5

I have a question relating to the answer on this post Javascript code to parse CSV data

I'm finding I get an extra "\r\n" on the end which I don't want to add to the array. I've tried to break out of the while loop...

The original working line is

 while (arrMatches = objPattern.exec( strData )){

but I need to break out if arrMatches = "\r\n"

while ((arrMatches[ 1 ] != "\\r\\n") && arrMatches = objPattern.exec( strData )){

but get an Invalid left-hand side in assignment error.

What is the correct syntax?

  • Can't you check on arrMatches[ 1 ] in the while loop? Something tells me that arrMatches[ 1 ] hasn't been assigned to any value while initializing arrMatches, which is done after && arrMatches = .. – dbf Sep 13 '12 at 0:25
  • @dbf - your right. It gets assigned directly after that line from arrMatches = objPattern.exec.... Ok can i do something like If (arrMatches[ 1 ] != "\\r\\n") {Exit while}? – user3357963 Sep 13 '12 at 0:28
  • Try to flip it? while (arrMatches = objPattern.exec( strData ) && (arrMatches[ 1 ] != "\\r\\n")){, I don't really know the behaviour of the while loop condition in javascript – dbf Sep 13 '12 at 0:29
  • And yes, you can eventually use an if and break; if flipping the two doesn't work – dbf Sep 13 '12 at 0:34
  • 2
    That error is because && has a higher precendence than =. (Further info.) – nnnnnn Sep 13 '12 at 1:45
4

This approach should work, the only thing is that arrMatches should be between ( ) too, to avoid arrMatches being set to true from the second condition.

while ((arrMatches = objPattern.exec( strData )) && (arrMatches[ 1 ] != "\\r\\n")) {
7

just separate the two conditions to make it more readable and understandable

while(arrMatches = objPattern.exec( strData )){

    if(arrMatches[ 1 ] == "\r\n"){
        break;
    }
    /*
     *if(arrMatches[ 1 ] == "\r\n")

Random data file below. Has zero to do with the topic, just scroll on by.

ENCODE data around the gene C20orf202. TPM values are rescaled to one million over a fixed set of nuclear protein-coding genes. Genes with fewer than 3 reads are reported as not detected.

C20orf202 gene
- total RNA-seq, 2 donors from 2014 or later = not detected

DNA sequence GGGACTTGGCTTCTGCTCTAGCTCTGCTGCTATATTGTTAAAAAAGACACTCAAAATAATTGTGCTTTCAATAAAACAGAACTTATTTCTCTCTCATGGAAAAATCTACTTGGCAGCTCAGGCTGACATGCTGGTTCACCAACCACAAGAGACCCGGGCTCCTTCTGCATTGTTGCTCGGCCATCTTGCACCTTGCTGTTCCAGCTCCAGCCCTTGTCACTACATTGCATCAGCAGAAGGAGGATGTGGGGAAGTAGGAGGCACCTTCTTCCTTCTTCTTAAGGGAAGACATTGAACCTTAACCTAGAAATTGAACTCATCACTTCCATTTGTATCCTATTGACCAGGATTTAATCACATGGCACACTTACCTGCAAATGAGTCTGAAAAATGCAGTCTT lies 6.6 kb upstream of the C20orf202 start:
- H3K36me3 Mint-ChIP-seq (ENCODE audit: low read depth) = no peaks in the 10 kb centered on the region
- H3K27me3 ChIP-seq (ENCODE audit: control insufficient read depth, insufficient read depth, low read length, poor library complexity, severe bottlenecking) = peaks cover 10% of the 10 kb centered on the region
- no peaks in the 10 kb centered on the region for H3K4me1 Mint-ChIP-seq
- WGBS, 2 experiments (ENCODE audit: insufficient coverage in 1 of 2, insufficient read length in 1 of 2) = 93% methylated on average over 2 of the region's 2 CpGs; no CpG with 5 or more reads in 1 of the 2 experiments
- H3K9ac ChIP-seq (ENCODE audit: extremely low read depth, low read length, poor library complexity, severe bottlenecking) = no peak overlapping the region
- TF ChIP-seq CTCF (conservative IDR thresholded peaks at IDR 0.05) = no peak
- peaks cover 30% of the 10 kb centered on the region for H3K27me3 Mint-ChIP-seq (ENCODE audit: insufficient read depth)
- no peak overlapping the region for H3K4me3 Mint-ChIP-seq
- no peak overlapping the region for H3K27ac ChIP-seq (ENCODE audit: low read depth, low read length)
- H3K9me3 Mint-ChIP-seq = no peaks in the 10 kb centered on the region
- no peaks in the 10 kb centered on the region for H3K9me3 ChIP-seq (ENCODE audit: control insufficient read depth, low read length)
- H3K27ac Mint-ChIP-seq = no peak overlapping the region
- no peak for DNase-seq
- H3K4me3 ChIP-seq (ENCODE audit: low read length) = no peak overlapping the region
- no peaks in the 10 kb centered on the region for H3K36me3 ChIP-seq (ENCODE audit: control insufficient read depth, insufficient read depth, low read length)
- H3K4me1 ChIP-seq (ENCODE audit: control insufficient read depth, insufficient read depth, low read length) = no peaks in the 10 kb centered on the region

*   break;
     */
     // rest of code
}
  • 1
    Really? :) ..... – dbf Sep 13 '12 at 0:38
2

Another way: the expression block of the while operator can be easily split up into a chain of comma-separated expressions expecting the loop to break once the last expression evaluates to 0/false.

It's NOT equivalent to logical && chaining since a comma ',' operators in JS always return the last expression. (Thanks GitaarLab to remind me about that)

In these examples the loop stops once the last variable reaches 0 and thus evaluates to false.

var i = 10, j = 10;
while (i--, j--) console.log(i);
/*9
8
7
6
5
4
3
2
1
0*/

var i = 10, j = 5;
while (i--, j--) console.log(i);
/*9
8
7
6
5*/

var i = 10, j = 5, k = 3;
while (i--, j--, k--) console.log(i);
/*9
8
7*/
  • 1
    Sorry, but I must downvote (not because I've spent a day tracking down my bug that came from your answer, but) because it is currently wrong and misleading to say: the expression block of the while operator can be easily split up into a chain of expressions with the comma ",". It's equivalent to logical && chaining. It is NOT equivalent to && since only the last result is returned (so no && or ||)! Try: var i=10,j=5,k=3;while(k--,j--,i--)alert(i); (or fiddle) to see the proof. Please don't delete (but fix) your answer so other 'ninja' coders are warned!! – GitaarLAB Aug 8 '13 at 13:39
  • @GitaarLAB, they are warned, thanks ;) I'd also suggest to avoid using commas in loop expression bodies. I'm sure it's there because of the general comma-operator existence in javascript rather than from any practical meanings. This reply is to expose one additional feature of the language - but not to propagate its usage in real production code. – Arman McHitarian Sep 16 '13 at 7:05
  • so.. just to be on the clear side: in your example 'the loop does not stop once one of the variables reaches 0 and thus evaluates to false', but if the last value reaches 0!!! Try the example from my first comment: the loop should count down from 3 (variable k) and stop, but it doesn't!! It counts back from 10 (variable i). Thus you can't use the comma-operator to exit a loop based on 2 conditions (yet your answer has value in pointing out that you can't do it that way). PS: Just like ternary operators etc I sometimes like using the comma-operator in loop expressions. – GitaarLAB Sep 16 '13 at 7:31
  • @GitaarLAB, did it. better late than never :) – Arman McHitarian Jul 4 '14 at 13:13
1

You could try a while loop that handles one condition, and inside the while loop, you have an if statement that checks the other condition.

Example:

while (one condition) {
   if (other condition) {
       do something;
   }
}

Whether this is the appropriate way to do it, I'm not entirely sure. I'll update my answer if I find something better.

  • Well, for what else would have an if statement been designed for? – dbf Sep 13 '12 at 0:43
0

Try: while ((arrMatches[ 1 ] != "\r\n") && arrMatches == objPattern.exec( strData )){

With a single '=', you are actually assigning a value to arrMatches. In order to compare values you should use ==.

  • Assignment is intended, it's a shortcut that does assignment and evaluation in one step (and leads to confusion). – RobG Sep 13 '12 at 0:39

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